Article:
Look up more key terms to understand Oklahoma politics and government here.

continue reading The Weekly Wonk March 15, 2015

Advocacy could make the difference on sexual abuse awareness bills (Steve Lewis Capitol Updates)

by | March 13th, 2015 | Posted in Capitol Updates | Comments (0)
Photo Credit: Peter Bulthuis

Photo Credit: Peter Bulthuis

Steve Lewis served as Speaker of the Oklahoma House of Representatives from 1989-1991. He currently practices law in Tulsa and represents clients at the Capitol. You can sign up on his website to receive the Capitol Updates newsletter by email.

Senate Bill 303 by Sen. Wayne Shaw (R-Grove) and Rep. Lee Denney (R-Cushing) is a bill that requires the State Department of Education, in collaboration with the Department of Human Services and others to develop and make available to school districts age-appropriate sexual abuse and assault awareness and prevention education for grades kindergarten through twelve.

The bill also provides that beginning with the 2016-2017 school year, the board of each school district shall adopt a policy to provide age-appropriate sexual abuse and assault awareness and prevention education for grades kindergarten through twelve.  The bill has an opt-out provision for parents who do not want their children to receive the information.

continue reading Advocacy could make the difference on sexual abuse awareness bills (Steve Lewis Capitol Updates)

In The Know: State Senate passes online voter registration bill

by | March 13th, 2015 | Posted in In The Know | Comments (0)

In The KnowIn The Know is a daily synopsis of Oklahoma policy-related news and blogs. Inclusion of a story does not necessarily mean endorsement by the Oklahoma Policy Institute. You can sign up here to receive In The Know by e-mail.

The Oklahoma Senate has approved three bills designed to increase voter turnout. The bills (SB 313SB 315, and SB 312) would allow Oklahomans with a valid drivers license to register to vote online and join a permanent absentee voter list, and consolidate local elections to one cycle in the fall or spring. We previously suggested a number of reforms to boost voter turnout in Oklahoma. The Senate also passed a bill (SB 298) that would alter the procedure for insurance companies to connect people to unclaimed life insurance benefits, over State Treasurer Ken Miller’s objections. Miller has previously said he would sue were the law to pass. The Senate has passed a bill (SB 383) reforming Oklahoma’s liquor laws, but the bill’s author doesn’t expect it to advance and says she’ll try again in 2016.

NewsOK identified a bill (SB 696) that would make it easier for food entrepreneurs to sell their goods. A resolution (HJR 1012) that would alter the state Constitution to include a guarantee of a “right to farm” has cleared the House and is expected to pass easily through the Senate. It would then appear on the  ballot in 2016. KGOU identified a number of bills that were not heard in their chamber of origin by Thursday’s deadline. The Tulsa World wrote that shelving a bill that would have created a school voucher system is a victory for schools. Michael Carnuccio wrote in his Journal Record column in support of HB 2168, which would implement licensing reform for ex-offenders whose crime does not substantially relate to the occupation for which they are seeking the license.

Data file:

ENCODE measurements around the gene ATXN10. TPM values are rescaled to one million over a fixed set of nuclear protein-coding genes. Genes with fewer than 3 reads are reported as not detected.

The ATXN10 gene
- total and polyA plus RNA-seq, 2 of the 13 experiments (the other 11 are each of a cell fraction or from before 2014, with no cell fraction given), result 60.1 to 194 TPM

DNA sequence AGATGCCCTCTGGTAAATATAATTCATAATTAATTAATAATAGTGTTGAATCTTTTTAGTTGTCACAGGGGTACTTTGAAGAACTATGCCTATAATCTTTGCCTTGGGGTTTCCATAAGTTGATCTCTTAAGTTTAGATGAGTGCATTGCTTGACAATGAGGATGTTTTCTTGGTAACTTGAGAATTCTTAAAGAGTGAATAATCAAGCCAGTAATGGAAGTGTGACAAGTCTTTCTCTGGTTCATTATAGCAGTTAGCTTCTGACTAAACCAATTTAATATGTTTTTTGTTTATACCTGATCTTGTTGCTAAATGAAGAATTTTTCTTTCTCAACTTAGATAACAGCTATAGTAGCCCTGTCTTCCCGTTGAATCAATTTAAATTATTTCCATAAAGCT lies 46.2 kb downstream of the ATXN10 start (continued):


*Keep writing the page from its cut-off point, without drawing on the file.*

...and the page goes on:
A town hall forum on predatory lending hosted by Oklahoma Assets Network will be held on April 15th in Oklahoma City. The state seasonal flu death total has reached 98, with more than 2000 hospitalized. The state Board of Education has approved a process and timeline for developing new academic standards following the repeal of Common Core math and English benchmarks last year. StateImpact explains why Oklahoma’s newest lake might be built by Fort Smith, Arkansas. In Pawnee County, a district attorney and judge are embroiled in a months-long dispute over the process of creating a county drug court. The Number of the Day is the percentage of all nonfarm employees in Oklahoma who worked in the government sector in 2013. In today’s Policy Note, The Atlantic examines the many causes of America’s decline in crime, and finds that mass incarceration isn’t one of them.

continue reading In The Know: State Senate passes online voter registration bill

Who Pays More? A Town Hall Forum on Predatory Lending in Oklahoma

Oklahoma Assets Network (OAN) is pleased to invite you to save the date for a town hall forum on predatory lending. This event is free and open to the public. The forum will feature remarks from Dr. Haydar Kurban, the author of new research on payday lending patterns in the state, ‘The Demographics of Payday Lending in Oklahoma.‘ Dr. Kurban is an Associate Professor of Economics at Howard University whose previous research has been published in the National Tax Journal and Economic Development Quarterly.